Objective Both the Vascular Quality Initiative (VQI) and the National Surgical Quality Improvement Program Procedure Targeted (NSQIP-PT) databases aim to track outcomes and to improve quality in vascular surgery. However, both registries are subject to significant selection bias. The objective of this study was to compare the populations and outcomes of a single procedure in VQI and NSQIP-PT and to identify areas of similarity and discrepancy. Methods Deidentified regional data were provided by VQI, and the public use files were provided by NSQIP. Patient characteristics and outcomes were compared between data sets with parametric and nonparametric statistical tests as appropriate. For variables with different definitions between VQI and NSQIP-PT, a standardized definition was created to permit comparison across databases. To account for differences in populations of patients between the data sets, VQI and NSQIP-PT records were propensity matched, allowing a comparison of outcomes between databases adjusted for case mix. Results VQI contained 1358 records from 2011 to 2015, whereas NSQIP-PT contained 5273 complete records from 2011 to 2013. Patients in VQI are younger than those in NSQIP (65  vs 68  years; P <.001) and were less likely to have congestive heart failure (1.7% vs 3.1%; P =.005), to be on dialysis (4.0% vs 6.1%; P =.003), or to be receiving preoperative aspirin (62% vs 79%; P <.001) or statin therapy (63% vs 68%; P <.001). Significant discrepancies were noted in preoperative angina symptoms, prior myocardial infarction, and prior percutaneous coronary intervention, with 0, 1, and 0 NSQIP patients, respectively, having these risk factors compared with 9.4%, 0.7%, and 19.5% of the VQI cohort. Approximately 20% of patients in VQI underwent surgery for acute limb ischemia, which is not a recognized indication in NSQIP-PT. Overall 30-day mortality was equivalent (2.0% vs 1.8%; P =.6), as was composite myocardial infarction/stroke (3.9% vs 3.2%; P =.2). Major amputation (3.3% vs 1.6%; P =.002), return to operating room (16.1% vs 11.5%; P <.001), and wound infection rates (12.8% vs 1.4%; P <.001) were higher in NSQIP relative to VQI. Bleeding rates were higher in VQI (36.5% vs 17.2%; P <.001). Significant differences persisted in the propensity-matched groups. Conclusions This is the first study to compare patient characteristics and outcome reported in the VQI and NSQIP-PT registries. These data documented statistically significant differences in demographics and comorbidities as well as in outcomes between databases. Physicians, payers, and the public should consider differences between these databases when reporting on outcomes and quality. Results from these two registries should not be directly compared.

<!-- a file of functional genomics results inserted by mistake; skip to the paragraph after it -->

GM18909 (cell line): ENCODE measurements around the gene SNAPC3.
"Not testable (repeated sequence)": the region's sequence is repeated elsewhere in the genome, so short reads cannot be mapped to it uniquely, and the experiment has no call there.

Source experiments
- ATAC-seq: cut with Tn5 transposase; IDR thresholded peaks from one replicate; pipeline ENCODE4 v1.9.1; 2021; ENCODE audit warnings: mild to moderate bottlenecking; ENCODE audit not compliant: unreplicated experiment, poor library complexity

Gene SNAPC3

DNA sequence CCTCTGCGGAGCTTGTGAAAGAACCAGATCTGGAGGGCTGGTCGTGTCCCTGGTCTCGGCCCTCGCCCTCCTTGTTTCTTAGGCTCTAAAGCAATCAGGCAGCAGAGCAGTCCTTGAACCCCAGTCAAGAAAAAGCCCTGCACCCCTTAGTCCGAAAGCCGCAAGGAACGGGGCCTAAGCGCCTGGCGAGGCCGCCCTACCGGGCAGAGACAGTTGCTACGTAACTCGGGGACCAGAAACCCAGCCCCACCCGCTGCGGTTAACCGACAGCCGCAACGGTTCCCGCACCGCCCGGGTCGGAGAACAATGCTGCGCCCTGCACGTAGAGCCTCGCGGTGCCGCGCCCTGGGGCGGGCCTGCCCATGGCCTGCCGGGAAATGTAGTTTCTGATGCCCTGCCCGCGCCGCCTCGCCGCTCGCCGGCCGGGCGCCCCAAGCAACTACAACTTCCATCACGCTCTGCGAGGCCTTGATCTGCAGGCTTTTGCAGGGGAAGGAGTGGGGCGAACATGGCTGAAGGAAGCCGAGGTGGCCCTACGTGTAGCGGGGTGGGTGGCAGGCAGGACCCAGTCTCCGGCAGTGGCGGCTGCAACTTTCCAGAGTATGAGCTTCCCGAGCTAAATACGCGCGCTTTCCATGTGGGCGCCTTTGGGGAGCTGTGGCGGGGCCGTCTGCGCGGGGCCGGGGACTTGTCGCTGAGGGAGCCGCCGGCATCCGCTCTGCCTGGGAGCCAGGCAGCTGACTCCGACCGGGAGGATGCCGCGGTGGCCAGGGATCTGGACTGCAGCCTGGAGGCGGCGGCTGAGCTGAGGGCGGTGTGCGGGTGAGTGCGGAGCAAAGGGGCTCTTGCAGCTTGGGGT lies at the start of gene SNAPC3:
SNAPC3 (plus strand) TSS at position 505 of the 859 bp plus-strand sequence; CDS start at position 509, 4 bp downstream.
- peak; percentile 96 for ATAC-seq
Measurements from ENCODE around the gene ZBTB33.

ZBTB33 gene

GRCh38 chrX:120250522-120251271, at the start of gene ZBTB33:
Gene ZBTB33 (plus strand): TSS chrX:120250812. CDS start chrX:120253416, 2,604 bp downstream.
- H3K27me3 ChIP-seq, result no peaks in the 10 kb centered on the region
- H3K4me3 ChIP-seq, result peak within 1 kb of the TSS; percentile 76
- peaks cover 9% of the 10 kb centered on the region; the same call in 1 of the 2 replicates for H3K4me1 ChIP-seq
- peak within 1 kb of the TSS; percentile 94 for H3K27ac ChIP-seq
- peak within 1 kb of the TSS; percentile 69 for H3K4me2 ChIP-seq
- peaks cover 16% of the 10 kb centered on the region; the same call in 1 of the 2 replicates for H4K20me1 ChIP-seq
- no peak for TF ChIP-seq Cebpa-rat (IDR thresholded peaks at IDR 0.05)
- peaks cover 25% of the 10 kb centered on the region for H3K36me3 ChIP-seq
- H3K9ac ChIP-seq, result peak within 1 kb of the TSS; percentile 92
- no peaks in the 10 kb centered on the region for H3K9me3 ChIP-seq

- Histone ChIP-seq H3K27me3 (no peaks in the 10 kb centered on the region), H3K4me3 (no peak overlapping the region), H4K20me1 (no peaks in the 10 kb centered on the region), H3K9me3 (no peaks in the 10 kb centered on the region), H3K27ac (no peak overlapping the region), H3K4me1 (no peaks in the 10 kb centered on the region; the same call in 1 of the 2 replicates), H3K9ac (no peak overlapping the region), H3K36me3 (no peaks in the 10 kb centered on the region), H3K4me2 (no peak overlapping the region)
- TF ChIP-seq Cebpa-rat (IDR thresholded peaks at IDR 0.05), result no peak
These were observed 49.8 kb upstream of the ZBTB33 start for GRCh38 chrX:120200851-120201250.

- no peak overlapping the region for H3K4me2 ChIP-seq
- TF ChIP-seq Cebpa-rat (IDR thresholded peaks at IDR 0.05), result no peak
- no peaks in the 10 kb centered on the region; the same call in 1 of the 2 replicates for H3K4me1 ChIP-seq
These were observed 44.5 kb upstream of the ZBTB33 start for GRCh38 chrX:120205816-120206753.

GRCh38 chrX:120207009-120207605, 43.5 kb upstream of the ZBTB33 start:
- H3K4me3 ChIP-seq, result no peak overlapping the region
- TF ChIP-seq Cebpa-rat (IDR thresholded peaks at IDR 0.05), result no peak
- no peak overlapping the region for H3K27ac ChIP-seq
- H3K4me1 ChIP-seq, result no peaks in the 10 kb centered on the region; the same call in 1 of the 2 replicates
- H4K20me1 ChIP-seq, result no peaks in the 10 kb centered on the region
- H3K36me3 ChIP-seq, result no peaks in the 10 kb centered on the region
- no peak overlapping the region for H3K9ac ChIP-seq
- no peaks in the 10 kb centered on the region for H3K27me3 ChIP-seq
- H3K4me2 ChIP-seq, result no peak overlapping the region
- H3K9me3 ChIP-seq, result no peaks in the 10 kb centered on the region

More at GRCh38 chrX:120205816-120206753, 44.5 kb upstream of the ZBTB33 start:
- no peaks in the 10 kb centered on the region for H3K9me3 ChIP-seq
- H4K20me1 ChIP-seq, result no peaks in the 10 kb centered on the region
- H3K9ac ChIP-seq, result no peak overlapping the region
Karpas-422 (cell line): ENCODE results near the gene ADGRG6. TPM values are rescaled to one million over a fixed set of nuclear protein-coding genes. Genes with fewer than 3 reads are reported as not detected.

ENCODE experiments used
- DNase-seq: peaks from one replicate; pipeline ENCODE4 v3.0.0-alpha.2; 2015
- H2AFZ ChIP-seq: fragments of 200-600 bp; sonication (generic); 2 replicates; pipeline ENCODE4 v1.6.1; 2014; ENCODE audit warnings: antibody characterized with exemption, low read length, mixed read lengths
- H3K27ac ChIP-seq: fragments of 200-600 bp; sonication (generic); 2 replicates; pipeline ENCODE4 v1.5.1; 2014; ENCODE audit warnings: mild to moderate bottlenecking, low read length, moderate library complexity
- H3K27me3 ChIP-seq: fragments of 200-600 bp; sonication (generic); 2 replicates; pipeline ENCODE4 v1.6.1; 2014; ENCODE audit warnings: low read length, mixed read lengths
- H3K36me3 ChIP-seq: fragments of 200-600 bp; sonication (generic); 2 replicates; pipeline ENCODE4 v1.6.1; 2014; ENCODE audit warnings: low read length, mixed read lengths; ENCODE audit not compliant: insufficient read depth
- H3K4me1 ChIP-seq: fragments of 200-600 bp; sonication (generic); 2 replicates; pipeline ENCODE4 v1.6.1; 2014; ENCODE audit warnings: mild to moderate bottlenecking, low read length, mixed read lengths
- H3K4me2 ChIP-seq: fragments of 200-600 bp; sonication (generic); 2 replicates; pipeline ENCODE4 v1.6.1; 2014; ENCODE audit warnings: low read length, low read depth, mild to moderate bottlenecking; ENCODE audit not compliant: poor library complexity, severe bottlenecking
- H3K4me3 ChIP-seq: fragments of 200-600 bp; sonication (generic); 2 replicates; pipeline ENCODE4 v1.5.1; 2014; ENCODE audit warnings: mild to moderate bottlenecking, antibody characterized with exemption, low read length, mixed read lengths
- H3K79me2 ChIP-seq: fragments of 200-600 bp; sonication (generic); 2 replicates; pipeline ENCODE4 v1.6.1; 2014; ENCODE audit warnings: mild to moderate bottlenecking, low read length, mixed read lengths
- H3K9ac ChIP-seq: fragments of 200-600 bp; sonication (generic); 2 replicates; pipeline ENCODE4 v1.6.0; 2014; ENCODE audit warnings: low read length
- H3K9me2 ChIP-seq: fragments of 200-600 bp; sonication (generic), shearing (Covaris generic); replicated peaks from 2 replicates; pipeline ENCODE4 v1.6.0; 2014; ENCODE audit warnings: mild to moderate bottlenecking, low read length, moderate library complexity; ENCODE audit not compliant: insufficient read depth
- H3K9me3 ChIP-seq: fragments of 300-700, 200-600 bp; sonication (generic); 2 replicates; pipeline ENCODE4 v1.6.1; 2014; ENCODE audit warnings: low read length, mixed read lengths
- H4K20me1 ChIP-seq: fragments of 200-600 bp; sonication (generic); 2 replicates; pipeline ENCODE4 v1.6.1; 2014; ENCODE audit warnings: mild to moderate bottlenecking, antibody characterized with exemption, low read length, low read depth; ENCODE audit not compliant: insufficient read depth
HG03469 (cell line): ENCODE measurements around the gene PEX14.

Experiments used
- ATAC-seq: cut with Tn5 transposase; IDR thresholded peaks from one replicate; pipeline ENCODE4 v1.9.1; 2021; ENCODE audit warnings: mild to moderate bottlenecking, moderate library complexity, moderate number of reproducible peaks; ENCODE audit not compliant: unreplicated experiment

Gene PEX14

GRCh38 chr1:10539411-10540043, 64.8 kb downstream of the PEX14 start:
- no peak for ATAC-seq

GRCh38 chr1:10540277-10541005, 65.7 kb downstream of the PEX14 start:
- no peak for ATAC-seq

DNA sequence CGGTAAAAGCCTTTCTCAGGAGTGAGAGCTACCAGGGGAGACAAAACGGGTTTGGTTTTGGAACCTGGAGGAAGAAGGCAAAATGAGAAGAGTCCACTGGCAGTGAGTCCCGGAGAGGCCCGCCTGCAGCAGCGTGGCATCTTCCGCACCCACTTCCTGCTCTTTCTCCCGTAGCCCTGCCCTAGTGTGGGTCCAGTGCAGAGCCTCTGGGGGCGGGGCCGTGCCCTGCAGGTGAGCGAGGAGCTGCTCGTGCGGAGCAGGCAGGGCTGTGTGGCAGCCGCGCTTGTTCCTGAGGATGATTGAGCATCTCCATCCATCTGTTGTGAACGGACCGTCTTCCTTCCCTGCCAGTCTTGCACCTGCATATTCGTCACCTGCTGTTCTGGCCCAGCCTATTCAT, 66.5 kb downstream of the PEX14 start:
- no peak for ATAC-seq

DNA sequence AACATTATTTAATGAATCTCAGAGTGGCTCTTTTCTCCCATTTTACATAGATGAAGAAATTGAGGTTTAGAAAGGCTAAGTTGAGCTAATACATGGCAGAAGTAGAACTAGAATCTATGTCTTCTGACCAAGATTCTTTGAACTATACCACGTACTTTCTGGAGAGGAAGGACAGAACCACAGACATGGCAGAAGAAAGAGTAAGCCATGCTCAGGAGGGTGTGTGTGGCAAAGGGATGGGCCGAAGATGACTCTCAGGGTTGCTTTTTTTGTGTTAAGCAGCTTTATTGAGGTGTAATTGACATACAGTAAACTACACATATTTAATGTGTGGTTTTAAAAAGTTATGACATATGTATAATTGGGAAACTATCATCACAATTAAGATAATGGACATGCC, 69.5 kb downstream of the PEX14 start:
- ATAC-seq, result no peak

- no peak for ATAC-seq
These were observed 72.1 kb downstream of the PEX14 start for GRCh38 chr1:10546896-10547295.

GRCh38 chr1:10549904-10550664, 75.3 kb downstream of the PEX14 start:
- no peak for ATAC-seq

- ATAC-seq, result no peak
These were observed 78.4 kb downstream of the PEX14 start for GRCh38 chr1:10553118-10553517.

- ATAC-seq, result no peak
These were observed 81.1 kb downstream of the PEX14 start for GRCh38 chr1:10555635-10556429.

ASJC Scopus subject areas
- Cardiology and Cardiovascular Medicine